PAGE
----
The energy and determination exhibited by the Director of Criminal Investigations and the Director of Public Prosecution in the war against corruption has given Kenyans high hopes. In a matter of months, many high-profile public officials have been seized and arraigned in court to answer to corruption charges. Among these are those suspected to have been involved in the scandals at the National Youth Service, which has become a veritable den for graft.
However, concerns have been expressed about the trial of the cases. First, they take exceedingly longer to be adjudicated and dispensed with. Which is why the Executive has been critical of the Judiciary, asking it to find ways and means of expediting the trials. Chief Justice David Maraga has committed himself to doing just that but we are not there yet.
Second, which is the substantive point of discussion here, is the quality of investigations and evidence presented before the court. This week, the court freed 11 suspects in the NYS case upon the application of the DPP, Mr Noordin Haji, to withdraw the charges against them. Prosecution and conviction are based on incontrovertible evidence. Investigative and prosecution authorities are obliged to assemble concrete facts to sustain any charge in court. Lack of that undermines the legal process. A lot of work has to be done on this.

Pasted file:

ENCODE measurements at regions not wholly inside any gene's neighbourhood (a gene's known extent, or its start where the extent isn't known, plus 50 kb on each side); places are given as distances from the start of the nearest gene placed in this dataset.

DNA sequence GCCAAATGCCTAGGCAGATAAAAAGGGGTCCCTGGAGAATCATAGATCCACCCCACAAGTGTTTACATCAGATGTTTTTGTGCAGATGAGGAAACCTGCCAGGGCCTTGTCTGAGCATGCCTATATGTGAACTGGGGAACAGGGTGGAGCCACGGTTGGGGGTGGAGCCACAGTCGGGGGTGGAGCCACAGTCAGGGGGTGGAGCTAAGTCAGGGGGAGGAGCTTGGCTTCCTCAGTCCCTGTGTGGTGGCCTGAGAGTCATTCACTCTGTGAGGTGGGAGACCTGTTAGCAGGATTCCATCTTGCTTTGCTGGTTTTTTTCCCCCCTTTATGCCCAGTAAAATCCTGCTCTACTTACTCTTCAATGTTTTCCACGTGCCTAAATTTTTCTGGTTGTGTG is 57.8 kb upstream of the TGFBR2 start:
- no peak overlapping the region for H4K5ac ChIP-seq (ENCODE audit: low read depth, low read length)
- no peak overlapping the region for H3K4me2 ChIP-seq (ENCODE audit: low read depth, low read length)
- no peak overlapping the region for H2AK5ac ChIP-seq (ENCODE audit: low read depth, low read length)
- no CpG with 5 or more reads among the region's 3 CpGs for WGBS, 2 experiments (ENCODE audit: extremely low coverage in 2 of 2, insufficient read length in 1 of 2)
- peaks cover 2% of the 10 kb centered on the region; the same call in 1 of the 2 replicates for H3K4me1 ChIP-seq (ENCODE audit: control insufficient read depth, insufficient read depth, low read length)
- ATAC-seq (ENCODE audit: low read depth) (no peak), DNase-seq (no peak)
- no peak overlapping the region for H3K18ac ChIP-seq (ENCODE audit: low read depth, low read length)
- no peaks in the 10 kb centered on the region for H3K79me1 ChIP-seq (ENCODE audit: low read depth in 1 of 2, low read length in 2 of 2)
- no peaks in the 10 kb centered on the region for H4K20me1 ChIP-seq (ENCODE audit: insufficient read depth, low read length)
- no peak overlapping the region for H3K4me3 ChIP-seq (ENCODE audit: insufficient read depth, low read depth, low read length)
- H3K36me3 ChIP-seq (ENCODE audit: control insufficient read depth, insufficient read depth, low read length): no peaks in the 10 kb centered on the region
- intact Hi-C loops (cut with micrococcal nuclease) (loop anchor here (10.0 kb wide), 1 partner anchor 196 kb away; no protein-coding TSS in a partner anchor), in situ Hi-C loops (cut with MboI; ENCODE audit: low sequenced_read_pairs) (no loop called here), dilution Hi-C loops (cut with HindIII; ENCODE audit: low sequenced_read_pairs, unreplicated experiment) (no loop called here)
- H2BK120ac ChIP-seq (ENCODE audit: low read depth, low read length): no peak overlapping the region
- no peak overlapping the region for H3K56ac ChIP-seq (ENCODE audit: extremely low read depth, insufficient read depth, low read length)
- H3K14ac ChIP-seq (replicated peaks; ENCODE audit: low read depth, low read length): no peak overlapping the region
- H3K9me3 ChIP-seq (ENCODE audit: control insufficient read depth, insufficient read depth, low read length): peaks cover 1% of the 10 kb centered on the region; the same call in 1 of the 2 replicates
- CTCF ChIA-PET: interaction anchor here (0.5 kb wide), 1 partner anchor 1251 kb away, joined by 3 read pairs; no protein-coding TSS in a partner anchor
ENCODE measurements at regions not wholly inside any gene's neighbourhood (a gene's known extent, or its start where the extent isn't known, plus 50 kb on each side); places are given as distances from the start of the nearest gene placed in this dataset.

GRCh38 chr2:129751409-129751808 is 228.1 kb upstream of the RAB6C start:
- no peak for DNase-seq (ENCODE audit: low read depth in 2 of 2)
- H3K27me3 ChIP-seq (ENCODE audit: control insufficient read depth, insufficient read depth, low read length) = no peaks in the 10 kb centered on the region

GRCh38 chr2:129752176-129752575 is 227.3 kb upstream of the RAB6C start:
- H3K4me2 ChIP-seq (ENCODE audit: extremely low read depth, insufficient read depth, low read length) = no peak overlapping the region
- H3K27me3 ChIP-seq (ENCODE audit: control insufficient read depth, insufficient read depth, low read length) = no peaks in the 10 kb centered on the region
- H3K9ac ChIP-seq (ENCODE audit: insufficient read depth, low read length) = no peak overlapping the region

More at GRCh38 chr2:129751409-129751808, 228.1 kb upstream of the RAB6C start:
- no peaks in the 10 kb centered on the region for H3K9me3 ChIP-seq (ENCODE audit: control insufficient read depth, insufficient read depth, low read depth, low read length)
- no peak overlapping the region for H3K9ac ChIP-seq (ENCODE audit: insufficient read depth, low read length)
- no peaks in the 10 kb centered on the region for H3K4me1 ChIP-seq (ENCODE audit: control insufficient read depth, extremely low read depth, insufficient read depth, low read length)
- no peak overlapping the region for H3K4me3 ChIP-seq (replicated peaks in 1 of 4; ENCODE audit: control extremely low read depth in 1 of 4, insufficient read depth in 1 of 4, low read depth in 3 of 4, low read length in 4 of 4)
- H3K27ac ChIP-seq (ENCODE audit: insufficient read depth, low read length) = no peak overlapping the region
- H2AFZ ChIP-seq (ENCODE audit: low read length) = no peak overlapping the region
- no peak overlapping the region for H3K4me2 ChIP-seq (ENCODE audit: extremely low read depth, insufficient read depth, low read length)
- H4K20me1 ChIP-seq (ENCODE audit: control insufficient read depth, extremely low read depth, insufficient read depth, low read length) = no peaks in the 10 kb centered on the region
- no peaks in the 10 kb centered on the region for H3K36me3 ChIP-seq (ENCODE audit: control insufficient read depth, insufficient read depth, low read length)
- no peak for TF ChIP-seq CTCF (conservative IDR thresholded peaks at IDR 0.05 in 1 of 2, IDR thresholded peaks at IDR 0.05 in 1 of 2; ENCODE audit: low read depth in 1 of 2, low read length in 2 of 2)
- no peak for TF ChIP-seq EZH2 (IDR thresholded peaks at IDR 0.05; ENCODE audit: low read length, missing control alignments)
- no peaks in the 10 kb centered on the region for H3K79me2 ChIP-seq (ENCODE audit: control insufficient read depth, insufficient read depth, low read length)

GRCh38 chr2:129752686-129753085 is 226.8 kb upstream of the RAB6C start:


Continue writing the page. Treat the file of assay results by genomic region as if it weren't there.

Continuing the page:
Oftentimes, the Judiciary is blamed for lethargy in handling criminal cases, and for a good reason. However, at times it is not for their incompetence. On occasions, it is because the prosecution has not done its work properly or argued out its case competently.
It is not lost on us that, in the first term of the Jubilee administration, the Ethics and Anti-Corruption Commission gave President Uhuru Kenyatta a list of Cabinet secretaries, principal secretaries and other top government officials allegedly involved in corruption, who were subsequently fired. But most of the accusations fell flat for lack of evidence. That is the kind of scenario we cannot countenance.
Therefore, the starting point for winning the war against corruption is ensuring there is sufficient evidence. There is a grave danger when corruption cases collapse because the public easily loses confidence in the fight. Worse, it emboldens the corrupt in the knowledge that they are safe. That public confidence must be sustained, especially when there is political goodwill as it is today.
Yet the war must be fought and won. We commend the DCI and the DPP for their commitment but the lesson is that they must do more homework so that, when they seize and present suspects in court, they have sufficient evidence to secure a conviction.